Contracts to buy previously owned homes in the US slumped 33.8 percent over a year earlier in April of 2020, following a 16.3 percent plunge in the previous month. It was the biggest annual decline ever in pending home sales due to the coronavirus crisis. Pending home sales were down in all regions: the Northeast (-52.6%), the Midwest (-26%), the South (-29.6%) and the West (-37.2%). On a monthly basis, pending home sales went down 21.8, also the largest drop on record, after a 20.8 percent plunge in March and worse than forecasts of a 15 percent fall. "While coronavirus mitigation efforts have disrupted contract signings, the real estate industry is ‘hot’ in affordable price points with the wide prevalence of bidding wars for the limited inventory. In the coming months, buying activity will rise as states reopen and more consumers feel comfortable about homebuying in the midst of the social distancing measures”, Lawrence Yun, NAR’s chief economist said.
Pending Home Sales in the United States averaged 0.63 percent from 2002 until 2020, reaching an all time high of 30.90 percent in October of 2009 and a record low of -33.80 percent in April of 2020. This page provides the latest reported value for - United States Pending Home Sales - plus previous releases, historical high and low, short-term forecast and long-term prediction, economic calendar, survey consensus and news. United States Pending Home Sales - data, historical chart, forecasts and calendar of releases - was last updated on June of 2020.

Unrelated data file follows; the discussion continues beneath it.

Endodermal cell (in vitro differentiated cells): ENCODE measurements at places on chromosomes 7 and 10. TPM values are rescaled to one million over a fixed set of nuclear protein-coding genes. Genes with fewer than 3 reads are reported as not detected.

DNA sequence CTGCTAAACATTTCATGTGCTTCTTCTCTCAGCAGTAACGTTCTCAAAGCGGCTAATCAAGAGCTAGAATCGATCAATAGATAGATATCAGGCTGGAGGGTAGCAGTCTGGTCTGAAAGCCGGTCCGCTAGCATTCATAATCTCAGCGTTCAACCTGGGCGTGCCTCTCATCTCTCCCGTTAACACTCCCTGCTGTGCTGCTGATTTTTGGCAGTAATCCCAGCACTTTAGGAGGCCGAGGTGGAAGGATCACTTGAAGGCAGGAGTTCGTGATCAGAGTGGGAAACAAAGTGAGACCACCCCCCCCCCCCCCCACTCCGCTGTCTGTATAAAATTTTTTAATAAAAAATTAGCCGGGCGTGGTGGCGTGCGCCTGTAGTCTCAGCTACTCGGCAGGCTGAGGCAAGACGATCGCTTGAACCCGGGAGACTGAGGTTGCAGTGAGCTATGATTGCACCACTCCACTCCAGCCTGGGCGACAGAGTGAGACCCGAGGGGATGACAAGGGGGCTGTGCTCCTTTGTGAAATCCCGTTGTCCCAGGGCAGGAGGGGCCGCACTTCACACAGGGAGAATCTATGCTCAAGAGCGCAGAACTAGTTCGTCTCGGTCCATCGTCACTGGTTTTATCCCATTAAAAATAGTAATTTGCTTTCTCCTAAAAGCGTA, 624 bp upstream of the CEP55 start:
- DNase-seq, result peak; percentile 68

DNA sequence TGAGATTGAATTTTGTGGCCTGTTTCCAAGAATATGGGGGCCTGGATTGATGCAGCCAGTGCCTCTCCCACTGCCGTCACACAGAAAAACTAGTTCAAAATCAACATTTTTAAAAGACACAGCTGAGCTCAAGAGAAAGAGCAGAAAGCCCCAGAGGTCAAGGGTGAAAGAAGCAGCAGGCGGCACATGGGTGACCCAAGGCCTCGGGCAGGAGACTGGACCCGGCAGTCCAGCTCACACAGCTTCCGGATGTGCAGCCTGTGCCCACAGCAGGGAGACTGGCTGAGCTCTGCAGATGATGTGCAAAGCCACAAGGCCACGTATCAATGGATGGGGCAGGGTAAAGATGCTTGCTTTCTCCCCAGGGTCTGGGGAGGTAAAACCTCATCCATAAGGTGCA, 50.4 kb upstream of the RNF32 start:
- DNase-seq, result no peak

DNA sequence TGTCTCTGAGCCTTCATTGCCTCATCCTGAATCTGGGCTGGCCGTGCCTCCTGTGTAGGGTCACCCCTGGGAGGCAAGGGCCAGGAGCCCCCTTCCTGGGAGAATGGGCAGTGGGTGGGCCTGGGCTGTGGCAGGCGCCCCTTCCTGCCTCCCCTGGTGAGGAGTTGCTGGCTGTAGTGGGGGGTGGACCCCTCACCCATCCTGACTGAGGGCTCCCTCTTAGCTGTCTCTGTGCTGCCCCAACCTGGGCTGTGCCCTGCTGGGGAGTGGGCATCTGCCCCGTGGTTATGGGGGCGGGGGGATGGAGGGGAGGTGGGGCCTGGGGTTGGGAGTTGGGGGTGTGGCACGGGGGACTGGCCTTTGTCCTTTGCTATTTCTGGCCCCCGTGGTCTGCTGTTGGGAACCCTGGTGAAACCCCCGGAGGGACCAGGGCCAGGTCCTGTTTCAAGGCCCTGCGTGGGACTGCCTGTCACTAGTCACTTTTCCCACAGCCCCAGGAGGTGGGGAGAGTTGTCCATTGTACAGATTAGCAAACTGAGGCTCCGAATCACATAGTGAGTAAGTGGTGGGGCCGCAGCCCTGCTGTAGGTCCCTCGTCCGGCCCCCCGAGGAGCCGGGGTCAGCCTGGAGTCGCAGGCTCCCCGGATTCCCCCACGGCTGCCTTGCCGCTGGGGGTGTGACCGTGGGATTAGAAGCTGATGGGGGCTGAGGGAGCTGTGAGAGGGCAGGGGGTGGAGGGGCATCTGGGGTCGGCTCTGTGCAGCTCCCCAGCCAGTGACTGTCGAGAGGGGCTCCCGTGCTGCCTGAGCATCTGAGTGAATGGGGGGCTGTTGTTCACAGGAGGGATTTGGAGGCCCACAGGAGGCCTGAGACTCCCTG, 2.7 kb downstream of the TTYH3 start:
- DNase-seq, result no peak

Pending Home Sales in the United States is expected to be 1.50 percent by the end of this quarter, according to Trading Economics global macro models and analysts expectations. Looking forward, we estimate Pending Home Sales in the United States to stand at 1.20 in 12 months time. In the long-term, the United States Pending Home Sales is projected to trend around 1.70 percent in 2021, according to our econometric models.